In the beginning the regulators had a thought that you needed to have a 20% down payment. This big focus on down payment ignored the impact having a job would have on your ability to pay. It seems that perhaps over the last year or so we have seen a movement away from that and a recognition that if you are going to focus on a large down payment you are going to cut a huge portion of the buying public out of the market. In terms of the whole economics spectrum of buyers, you are going to end up with buyers who are all going to look the same.

Bruce asked what types of loans are exempt from the QRM standards. E.J. said we don’t have them yet. Bruce wondered if there is any group of loans that will be exempt, for example Fannie or Freddie. E.J. said that while Fannie and Freddie are under conservatorship, they are not subject to the risk retention rules. This would make them not subject to QRM either. Today, we do not really know what the rules are going to be, so at some point Fannie and Freddie will probably go at it. Bruce wondered if this presents a problem if you are a lender. Risk retention is part of what is supposed to be settled, so he wondered if it is unsettling to not have it settled. E.J. said if you look at the two markets that use securitization, both residential and commercial; you see that on the commercial side there are a number of nuances in the Dodd-Frank rule which allow people to avoid risk retention. Those have not quite been settled yet, but there is less concern over on the commercial side. On the residential side, there are a number of smaller independent mortgage bankers who are very concerned that if they have to retain risk, it could put them out of business. E.J. said today they are less focused on that than they are on the repurchase issues. This probably has a more chilling effect on the mortgage market today than what QRM will actually look like.

Regarding repurchase issues, Bruce wondered how far back they can go. E.J. said as far back as when you made the loan. From talking with his friends who are independent mortgage bankers, E.J. said he thinks this is one of the biggest issues we have. The idea is that if you missed one piece of paper, that is probably inconsequential. They can say, “Got you, you buy that loan back.” Bruce asked if it is true that if the loan could have already been foreclosed on. The loan could not even exist anymore; it went to foreclosure, was resold as an REO, and six years after you funded the loan and two years after it was an REO you get a call back to write a check at par. E.J. said this could happen, but the fact of the matter is most of the repurchase claims are occurring once the loan becomes seriously delinquent.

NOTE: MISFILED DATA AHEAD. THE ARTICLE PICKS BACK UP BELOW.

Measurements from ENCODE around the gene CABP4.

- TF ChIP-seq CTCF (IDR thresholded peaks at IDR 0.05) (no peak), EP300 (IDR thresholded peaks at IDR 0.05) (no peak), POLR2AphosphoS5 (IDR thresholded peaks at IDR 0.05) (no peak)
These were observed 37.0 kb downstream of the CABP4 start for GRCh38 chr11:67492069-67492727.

Bruce asked Gary Thomas about if you had a single-family buyer who was well qualified, had a great FICO score, a good healthy down payment, and a lender letter, and you make an offer on a property at full price every day for a month, would he buy one. Gary said it depends on what the price range is in which you are making the offer. However, if you are in the affordable price range it is going to be tough. You are going to make multiple offers before you get one. You eventually would get one, but unfortunately in places like Orange County they currently have about 40 days’ worth of inventory. It’s next to nothing. Bruce wondered how this has changed in six months, to which Gary said at that time it was a little higher but not a whole lot higher. A year ago it was quite a bit higher.

Bruce wondered if there is pressure in the marketplace that has not existed before, whether it is coming from the large hedge fund buyers and investors or elsewhere. Gary said the problem was we had so many properties that were underwater and still do, so those sellers are not putting their property on the market. We do not have as many foreclosures as was originally thought, so that is down. The number of short sales are also down. We have a restricted supply, and a lot of people are realizing that it now is the time to buy since they have done the rent analysis and have analyzed that it is better to buy than to rent. We have the pressure of the number of buyers getting off the fence and ready to buy, but we don’t have the inventory to sell.